SOURCE – http://www.britannica.com/EBchecked/topic/124498/cognitive-dissonance

    ** FROM WIKIPEDIA AS OF 1/28/14 [Defence mechanisms]:

    [EXCERPTS] . . . In Freudian psychoanalytic theory, defense mechanisms are psychological strategies brought into play [primarily ~ J.L.D.] by the unconscious mind[4] to manipulate, deny, or distort reality in order to defend against feelings of anxiety and unacceptable impulses to maintain one’s self schema [and to minimize cognitive dissonance – J.L.D.].[5]
    These processes that manipulate, deny, or distort reality may include the following: repression, or the burying of a painful feeling or thought from one’s awareness even though it may resurface in a symbolic form;[3] identification, incorporating an object or thought into oneself;[6] and rationalization, the justification of one’s behavior and motivations by substituting “good” acceptable reasons for the motivations.[3][7] Generally, repression is considered the basis for other defense mechanisms.[3]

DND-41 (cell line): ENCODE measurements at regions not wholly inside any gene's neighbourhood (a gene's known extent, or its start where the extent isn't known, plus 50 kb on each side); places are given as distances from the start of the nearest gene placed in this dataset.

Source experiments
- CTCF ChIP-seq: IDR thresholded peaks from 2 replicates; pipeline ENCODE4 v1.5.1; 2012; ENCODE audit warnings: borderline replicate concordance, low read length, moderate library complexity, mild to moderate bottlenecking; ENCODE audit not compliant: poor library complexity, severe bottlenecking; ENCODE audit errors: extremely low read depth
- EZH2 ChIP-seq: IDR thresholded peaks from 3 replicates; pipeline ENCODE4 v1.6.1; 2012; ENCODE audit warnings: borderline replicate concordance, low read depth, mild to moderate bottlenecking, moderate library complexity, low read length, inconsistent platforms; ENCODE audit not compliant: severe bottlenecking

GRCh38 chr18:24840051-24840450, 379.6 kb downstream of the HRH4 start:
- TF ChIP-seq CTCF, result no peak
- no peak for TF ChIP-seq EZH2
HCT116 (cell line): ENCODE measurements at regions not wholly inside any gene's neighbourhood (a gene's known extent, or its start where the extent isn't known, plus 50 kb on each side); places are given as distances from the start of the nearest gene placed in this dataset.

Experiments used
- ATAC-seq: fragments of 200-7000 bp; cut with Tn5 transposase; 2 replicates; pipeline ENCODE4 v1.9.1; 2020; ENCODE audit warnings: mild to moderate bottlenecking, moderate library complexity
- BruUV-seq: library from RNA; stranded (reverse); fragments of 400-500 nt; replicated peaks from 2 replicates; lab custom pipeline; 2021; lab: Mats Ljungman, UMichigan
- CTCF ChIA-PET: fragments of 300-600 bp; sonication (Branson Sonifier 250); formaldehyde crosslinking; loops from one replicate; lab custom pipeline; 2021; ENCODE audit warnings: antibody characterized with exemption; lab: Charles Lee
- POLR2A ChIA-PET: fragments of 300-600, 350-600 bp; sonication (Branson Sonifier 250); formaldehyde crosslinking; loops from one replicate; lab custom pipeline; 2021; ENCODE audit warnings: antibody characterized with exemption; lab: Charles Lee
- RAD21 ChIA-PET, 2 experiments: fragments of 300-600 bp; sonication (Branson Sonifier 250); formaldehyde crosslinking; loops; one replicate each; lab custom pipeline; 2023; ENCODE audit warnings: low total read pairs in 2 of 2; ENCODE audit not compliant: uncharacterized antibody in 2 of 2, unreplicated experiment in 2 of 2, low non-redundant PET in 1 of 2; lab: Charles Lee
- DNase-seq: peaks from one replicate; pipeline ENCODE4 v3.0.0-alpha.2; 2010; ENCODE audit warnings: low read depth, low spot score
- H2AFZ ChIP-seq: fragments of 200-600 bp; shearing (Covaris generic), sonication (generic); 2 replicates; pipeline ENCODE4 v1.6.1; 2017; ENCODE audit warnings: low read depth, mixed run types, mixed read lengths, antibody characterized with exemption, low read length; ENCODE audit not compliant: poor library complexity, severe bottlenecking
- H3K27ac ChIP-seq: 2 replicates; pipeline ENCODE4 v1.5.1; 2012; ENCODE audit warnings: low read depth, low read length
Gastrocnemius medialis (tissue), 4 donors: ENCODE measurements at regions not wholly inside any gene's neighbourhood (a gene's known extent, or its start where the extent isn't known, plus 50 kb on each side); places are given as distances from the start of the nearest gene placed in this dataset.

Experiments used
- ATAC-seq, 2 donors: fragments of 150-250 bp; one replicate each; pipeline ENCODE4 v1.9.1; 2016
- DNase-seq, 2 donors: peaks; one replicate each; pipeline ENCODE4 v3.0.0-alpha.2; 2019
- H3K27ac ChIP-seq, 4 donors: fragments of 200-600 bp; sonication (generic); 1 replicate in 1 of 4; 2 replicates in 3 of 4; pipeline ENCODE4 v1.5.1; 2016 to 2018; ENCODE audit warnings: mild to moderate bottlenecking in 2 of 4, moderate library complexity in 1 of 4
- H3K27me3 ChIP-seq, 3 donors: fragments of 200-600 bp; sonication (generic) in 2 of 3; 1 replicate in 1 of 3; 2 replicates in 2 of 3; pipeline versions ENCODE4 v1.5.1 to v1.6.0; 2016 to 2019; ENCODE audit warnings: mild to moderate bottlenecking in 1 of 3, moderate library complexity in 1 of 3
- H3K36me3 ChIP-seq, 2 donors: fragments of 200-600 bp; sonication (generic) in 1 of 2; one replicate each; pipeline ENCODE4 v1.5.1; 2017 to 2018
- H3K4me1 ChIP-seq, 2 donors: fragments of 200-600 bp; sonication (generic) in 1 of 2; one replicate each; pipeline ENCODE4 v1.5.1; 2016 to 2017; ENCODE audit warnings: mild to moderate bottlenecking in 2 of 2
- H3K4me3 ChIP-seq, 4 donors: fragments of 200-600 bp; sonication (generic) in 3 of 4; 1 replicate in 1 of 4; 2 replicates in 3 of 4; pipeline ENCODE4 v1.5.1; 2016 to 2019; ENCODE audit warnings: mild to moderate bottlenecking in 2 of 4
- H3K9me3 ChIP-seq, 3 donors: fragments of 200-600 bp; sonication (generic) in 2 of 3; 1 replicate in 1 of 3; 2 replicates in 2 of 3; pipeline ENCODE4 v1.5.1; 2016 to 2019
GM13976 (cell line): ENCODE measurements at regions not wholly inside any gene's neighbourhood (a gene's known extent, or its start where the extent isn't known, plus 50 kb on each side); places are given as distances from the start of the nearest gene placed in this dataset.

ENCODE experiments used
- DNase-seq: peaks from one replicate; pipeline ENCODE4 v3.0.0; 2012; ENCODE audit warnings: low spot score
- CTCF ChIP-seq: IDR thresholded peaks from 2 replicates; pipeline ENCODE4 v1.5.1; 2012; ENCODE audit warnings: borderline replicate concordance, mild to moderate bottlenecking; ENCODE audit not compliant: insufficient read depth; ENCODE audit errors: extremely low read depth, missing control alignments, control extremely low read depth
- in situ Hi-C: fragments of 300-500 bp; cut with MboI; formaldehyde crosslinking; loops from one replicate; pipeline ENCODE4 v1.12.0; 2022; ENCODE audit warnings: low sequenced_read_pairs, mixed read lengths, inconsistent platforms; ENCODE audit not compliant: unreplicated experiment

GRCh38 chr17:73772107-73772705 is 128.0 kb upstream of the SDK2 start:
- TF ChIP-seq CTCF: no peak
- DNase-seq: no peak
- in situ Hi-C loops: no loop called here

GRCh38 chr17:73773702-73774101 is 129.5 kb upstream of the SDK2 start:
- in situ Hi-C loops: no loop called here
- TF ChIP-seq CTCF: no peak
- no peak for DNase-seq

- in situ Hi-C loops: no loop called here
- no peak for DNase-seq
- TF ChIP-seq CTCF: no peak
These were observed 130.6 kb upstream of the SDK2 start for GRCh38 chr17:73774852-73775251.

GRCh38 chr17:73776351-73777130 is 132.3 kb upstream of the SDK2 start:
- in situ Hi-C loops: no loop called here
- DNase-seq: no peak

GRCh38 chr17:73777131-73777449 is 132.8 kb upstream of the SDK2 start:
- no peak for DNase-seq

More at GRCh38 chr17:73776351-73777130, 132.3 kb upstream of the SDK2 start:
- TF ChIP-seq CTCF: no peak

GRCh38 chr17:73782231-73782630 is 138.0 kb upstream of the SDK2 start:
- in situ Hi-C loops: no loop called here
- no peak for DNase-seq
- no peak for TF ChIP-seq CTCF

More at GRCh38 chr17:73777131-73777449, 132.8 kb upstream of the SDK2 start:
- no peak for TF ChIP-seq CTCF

Healthy persons normally use different defences throughout life. An ego defence mechanism becomes pathological only when its persistent use leads to maladaptive behaviour such that the physical or mental health of the individual is adversely affected. The purpose of ego defence mechanisms is to protect the mind/self/ego from anxiety and/or social sanctions and/or to provide a refuge from a situation with which one cannot currently cope.[8]
    Defence mechanisms are unconscious coping mechanisms that reduce anxiety generated by threats from unacceptable impulses[i.e., a refuge from cognitive dissonance – J.L.D.]..[9]
    Defence mechanisms are unconscious coping mechanisms that reduce anxiety generated by threats from unacceptable impulses.[9] . . .